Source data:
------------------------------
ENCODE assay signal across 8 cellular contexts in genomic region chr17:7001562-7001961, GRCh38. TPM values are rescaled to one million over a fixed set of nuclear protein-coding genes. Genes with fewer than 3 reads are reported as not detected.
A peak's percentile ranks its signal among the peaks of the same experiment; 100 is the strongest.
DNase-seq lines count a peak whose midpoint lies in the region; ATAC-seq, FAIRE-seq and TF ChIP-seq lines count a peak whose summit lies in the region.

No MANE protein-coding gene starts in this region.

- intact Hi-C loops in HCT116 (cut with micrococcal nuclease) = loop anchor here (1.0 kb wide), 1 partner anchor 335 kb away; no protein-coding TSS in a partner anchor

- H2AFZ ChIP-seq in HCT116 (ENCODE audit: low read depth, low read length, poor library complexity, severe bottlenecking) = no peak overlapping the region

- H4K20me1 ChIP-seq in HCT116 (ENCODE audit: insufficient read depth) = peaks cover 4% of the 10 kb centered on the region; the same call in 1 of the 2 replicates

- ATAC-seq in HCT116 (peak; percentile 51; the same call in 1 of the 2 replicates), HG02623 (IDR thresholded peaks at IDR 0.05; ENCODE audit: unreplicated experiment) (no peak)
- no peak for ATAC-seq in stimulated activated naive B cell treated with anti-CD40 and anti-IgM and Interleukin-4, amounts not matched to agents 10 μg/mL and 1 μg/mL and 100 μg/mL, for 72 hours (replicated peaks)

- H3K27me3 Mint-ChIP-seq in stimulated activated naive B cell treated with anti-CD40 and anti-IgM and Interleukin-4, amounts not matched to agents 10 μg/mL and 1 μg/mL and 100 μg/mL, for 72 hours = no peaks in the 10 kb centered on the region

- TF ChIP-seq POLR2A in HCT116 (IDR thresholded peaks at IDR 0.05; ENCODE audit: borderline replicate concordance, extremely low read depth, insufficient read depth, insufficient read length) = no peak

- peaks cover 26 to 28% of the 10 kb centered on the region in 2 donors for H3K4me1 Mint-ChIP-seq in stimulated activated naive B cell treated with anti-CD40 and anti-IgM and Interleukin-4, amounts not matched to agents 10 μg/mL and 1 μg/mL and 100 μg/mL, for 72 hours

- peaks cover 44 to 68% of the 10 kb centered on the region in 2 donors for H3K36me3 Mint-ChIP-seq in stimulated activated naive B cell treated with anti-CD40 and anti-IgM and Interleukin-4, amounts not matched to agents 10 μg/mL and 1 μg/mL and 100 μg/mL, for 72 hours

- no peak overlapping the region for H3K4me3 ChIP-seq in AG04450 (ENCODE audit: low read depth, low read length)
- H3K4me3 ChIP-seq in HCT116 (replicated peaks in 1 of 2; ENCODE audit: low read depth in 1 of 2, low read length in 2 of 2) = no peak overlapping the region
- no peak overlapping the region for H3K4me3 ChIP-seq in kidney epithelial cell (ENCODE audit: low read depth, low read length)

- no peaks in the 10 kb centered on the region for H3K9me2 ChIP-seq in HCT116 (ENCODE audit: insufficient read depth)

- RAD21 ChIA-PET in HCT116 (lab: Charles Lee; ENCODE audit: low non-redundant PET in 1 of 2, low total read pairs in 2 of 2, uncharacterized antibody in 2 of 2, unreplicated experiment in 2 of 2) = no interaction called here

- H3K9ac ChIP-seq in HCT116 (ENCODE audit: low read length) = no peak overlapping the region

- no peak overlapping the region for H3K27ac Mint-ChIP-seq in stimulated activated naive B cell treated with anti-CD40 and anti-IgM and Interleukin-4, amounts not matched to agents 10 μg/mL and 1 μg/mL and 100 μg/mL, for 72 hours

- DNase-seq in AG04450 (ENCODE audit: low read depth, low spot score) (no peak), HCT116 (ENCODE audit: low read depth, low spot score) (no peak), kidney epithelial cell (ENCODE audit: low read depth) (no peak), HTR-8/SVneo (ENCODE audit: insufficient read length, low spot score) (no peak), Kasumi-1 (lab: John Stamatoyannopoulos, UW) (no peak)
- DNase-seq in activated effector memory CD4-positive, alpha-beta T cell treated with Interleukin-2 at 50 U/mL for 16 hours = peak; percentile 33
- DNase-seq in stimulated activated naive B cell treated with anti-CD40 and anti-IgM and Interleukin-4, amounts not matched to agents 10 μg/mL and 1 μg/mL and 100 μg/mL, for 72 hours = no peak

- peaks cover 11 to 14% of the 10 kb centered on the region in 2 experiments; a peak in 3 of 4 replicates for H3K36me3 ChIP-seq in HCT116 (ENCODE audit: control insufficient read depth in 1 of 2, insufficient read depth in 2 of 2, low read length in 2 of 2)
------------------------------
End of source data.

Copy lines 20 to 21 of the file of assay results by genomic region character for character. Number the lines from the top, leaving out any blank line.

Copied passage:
- no peak overlapping the region for H3K27ac Mint-ChIP-seq in stimulated activated naive B cell treated with anti-CD40 and anti-IgM and Interleukin-4, amounts not matched to agents 10 μg/mL and 1 μg/mL and 100 μg/mL, for 72 hours

- DNase-seq in AG04450 (ENCODE audit: low read depth, low spot score) (no peak), HCT116 (ENCODE audit: low read depth, low spot score) (no peak), kidney epithelial cell (ENCODE audit: low read depth) (no peak), HTR-8/SVneo (ENCODE audit: insufficient read length, low spot score) (no peak), Kasumi-1 (lab: John Stamatoyannopoulos, UW) (no peak)